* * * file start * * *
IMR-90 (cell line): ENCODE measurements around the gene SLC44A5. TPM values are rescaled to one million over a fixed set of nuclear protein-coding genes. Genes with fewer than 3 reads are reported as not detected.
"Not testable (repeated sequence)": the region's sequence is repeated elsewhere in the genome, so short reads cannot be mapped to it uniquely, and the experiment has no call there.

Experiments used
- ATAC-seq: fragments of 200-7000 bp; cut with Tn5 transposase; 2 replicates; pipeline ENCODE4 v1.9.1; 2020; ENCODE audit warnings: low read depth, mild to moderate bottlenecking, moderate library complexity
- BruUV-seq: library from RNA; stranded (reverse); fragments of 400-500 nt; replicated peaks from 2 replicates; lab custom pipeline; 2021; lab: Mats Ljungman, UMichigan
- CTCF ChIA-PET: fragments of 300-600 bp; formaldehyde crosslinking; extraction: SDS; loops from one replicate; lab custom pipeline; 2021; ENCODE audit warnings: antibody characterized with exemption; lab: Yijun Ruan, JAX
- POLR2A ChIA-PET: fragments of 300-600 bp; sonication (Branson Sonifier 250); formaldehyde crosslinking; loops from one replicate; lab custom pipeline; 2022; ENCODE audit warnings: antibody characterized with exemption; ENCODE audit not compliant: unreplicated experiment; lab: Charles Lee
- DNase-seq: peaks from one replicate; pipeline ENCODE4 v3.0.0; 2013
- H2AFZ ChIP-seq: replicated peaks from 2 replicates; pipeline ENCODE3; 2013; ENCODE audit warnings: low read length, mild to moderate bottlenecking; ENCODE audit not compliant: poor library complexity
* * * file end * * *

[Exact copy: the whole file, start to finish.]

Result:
IMR-90 (cell line): ENCODE measurements around the gene SLC44A5. TPM values are rescaled to one million over a fixed set of nuclear protein-coding genes. Genes with fewer than 3 reads are reported as not detected.
"Not testable (repeated sequence)": the region's sequence is repeated elsewhere in the genome, so short reads cannot be mapped to it uniquely, and the experiment has no call there.

Experiments used
- ATAC-seq: fragments of 200-7000 bp; cut with Tn5 transposase; 2 replicates; pipeline ENCODE4 v1.9.1; 2020; ENCODE audit warnings: low read depth, mild to moderate bottlenecking, moderate library complexity
- BruUV-seq: library from RNA; stranded (reverse); fragments of 400-500 nt; replicated peaks from 2 replicates; lab custom pipeline; 2021; lab: Mats Ljungman, UMichigan
- CTCF ChIA-PET: fragments of 300-600 bp; formaldehyde crosslinking; extraction: SDS; loops from one replicate; lab custom pipeline; 2021; ENCODE audit warnings: antibody characterized with exemption; lab: Yijun Ruan, JAX
- POLR2A ChIA-PET: fragments of 300-600 bp; sonication (Branson Sonifier 250); formaldehyde crosslinking; loops from one replicate; lab custom pipeline; 2022; ENCODE audit warnings: antibody characterized with exemption; ENCODE audit not compliant: unreplicated experiment; lab: Charles Lee
- DNase-seq: peaks from one replicate; pipeline ENCODE4 v3.0.0; 2013
- H2AFZ ChIP-seq: replicated peaks from 2 replicates; pipeline ENCODE3; 2013; ENCODE audit warnings: low read length, mild to moderate bottlenecking; ENCODE audit not compliant: poor library complexity